It is no accident that the city featured in the film is none other than Pittsburgh, director George Romero’s home town. This once bustling headquarters of America’s most powerful and prosperous steel companies was one of the first casualties of deindustrialization. It has been transformed into a citadel for service industries staffed by the college educated. The older, run-down working class sections of town that are home to unemployable steelworkers and other blue-collar workers made redundant by the “economic miracle” could easily have served as on-location settings for the zombie strongholds in “Land of the Dead.” (For economic reasons, however, most of the film was shot in Canada.)

Pittsburgh is ruled by Kaufman, a cynical capitalist played by Dennis Hopper. From a high-rise named “Fiddler’s Green” that dominates the city, he spies on the activities of the city’s population through television monitors. If anybody steps out of line, they will be picked up by the centurions, murdered and then dumped into zombie territory. This Pittsburgh has a lot in common with Fritz Lang’s “Metropolis,” another rigidly divided class society.

For that matter, “Land of the Dead” has enough cultural references to provide fodder for a dozen MLA panels. For example, you will find suggestions of “Bladerunner,” “Mad Max” or any of a number of other dystopian films.

The film also hearkens back to earlier classics like the Boris Karloff Frankenstein films, mostly in its capacity to make you feel a degree of sympathy for the monster. In “Land of the Dead,” you can’t escape feeling sorry for the flesh-eating zombies who only mount an assault on Pittsburgh after suffering one death squad raid too many. Led by “Big Daddy,” an African-American zombie (played skillfully and solely through grunting or howling by veteran actor Eugene Clarke) who was a pneumatic drill operator in his previous life and who still wears the coveralls of his trade, they lurch toward the city to take revenge. It is to Romero’s credit that he can nearly make you cheer for this uprising of the flesh-eating dispossessed.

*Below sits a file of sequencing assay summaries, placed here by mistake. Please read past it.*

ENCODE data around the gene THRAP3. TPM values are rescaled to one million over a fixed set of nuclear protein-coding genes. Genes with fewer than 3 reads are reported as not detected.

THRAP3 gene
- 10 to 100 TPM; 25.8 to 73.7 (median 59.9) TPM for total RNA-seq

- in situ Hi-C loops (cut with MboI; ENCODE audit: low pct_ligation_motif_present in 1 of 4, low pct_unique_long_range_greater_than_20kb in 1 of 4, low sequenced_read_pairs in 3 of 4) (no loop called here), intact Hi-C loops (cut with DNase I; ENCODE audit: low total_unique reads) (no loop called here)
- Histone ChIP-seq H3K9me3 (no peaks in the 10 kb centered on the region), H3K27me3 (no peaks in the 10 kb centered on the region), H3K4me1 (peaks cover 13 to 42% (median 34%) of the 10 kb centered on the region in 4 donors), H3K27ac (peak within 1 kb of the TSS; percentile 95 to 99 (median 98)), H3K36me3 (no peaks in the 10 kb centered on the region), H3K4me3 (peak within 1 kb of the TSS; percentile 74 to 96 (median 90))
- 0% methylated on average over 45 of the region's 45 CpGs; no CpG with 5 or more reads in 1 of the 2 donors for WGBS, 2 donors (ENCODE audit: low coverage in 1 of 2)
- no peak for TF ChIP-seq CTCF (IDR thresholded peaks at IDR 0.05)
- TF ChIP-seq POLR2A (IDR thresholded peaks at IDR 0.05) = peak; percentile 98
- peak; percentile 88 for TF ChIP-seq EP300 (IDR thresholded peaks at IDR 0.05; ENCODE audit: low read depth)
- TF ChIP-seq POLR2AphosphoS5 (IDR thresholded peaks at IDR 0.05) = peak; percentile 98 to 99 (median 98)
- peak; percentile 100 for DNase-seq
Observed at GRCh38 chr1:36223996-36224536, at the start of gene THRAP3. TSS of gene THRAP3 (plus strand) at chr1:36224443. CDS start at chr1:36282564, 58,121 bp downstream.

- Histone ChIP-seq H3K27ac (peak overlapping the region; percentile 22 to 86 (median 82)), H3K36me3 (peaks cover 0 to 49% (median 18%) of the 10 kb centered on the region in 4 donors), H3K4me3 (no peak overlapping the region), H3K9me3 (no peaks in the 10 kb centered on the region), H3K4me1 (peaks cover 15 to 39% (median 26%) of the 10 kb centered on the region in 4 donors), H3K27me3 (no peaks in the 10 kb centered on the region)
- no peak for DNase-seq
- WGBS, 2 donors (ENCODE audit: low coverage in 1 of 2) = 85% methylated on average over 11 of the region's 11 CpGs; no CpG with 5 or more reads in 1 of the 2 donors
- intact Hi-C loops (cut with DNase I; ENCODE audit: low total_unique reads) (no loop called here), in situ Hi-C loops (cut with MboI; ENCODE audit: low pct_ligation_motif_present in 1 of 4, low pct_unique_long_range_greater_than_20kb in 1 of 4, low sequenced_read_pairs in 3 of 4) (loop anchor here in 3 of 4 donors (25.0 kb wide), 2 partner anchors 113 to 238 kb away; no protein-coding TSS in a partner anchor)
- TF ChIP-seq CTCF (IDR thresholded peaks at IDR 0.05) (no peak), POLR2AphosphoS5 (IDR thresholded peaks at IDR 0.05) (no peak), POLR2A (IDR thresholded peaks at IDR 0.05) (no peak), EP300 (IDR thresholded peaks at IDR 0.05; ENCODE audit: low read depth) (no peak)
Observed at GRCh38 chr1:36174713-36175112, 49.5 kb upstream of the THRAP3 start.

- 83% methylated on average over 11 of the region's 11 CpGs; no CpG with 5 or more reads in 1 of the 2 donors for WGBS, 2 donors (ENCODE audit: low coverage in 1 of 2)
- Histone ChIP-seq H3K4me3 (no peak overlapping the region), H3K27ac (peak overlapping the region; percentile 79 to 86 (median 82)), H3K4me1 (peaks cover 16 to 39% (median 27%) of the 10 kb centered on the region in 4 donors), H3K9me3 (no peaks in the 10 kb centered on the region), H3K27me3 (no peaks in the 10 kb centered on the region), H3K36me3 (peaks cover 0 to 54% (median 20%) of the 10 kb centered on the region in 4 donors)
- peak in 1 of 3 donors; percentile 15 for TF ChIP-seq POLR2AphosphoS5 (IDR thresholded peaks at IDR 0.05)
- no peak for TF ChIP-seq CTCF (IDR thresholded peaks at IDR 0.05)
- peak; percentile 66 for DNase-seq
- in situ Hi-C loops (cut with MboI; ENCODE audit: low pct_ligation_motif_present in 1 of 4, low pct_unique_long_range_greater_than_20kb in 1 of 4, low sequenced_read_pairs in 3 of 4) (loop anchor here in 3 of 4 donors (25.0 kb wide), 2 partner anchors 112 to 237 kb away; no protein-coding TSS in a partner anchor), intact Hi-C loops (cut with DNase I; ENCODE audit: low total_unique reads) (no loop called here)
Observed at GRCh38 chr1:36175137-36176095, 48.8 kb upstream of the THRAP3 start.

The only thing that stands between Pittsburgh and the advancing zombie army is a heavily armed and armored troop carrier nicknamed Dead Reckoning. It bears a strong resemblance to vehicles on the streets of Baghdad today. Dead Reckoning has been commandeered by Cholo (John Leguizamo), a centurion who seeks revenge against Kaufman for not allowing him to buy an apartment in Pittsburgh. As somebody who has spent some time shopping for a co-op in Manhattan, I can identify with this character. Unless Kaufman turns over millions of dollars in ransom to Cholo and his gang, he will open fire on the city.

Kaufman sends Riley (Simon Baker), Dead Reckoning’s former commander, out to thwart Cholo’s plans and to save the city, which is the source of his wealth. Riley has been jailed for interfering in a gladiator type combat between two zombies that has been staged in a Las Vegas-like casino within the city. He, like the GI’s speaking out against the occupation of Iraq today, is one of the few centurions that has not been completely dehumanized by Kaufman’s system. If Riley and his friends are successful, they plan to hightail it to Canada and leave Kaufman’s madness behind. Obviously, such a plan will resonate with any filmgoer who has taken note of our northern neighbor’s more civilized stance on matters such as gay marriage or the war on terror.

In an interview with Los Angeles Weekly, Romero explains the importance of Pittsburgh:

When I got there — I went there to go to college and I’ve lived there ever since– the mills were all still open. Of course, you had to have your headlights on at noon and change your shirt three times a day. Nowadays, there are still people living in little towns like Braddock saying, “The mills will reopen someday. Don’t worry about it.” It is about lost potential. It was a thriving immigrant community. It was sort of the industrial American dream, but what nobody realized at the time was that it was the Carnegies and those boys who were keeping the city going. It seemed for a while like Pittsburgh was built on the backs of the workers, but it never really was. Those people have always been second-class citizens and the town has always been, at its core, very wealthy. So there’s a little bit of that in this movie too ­ it just so happens that it’s now a reflection of the entire country.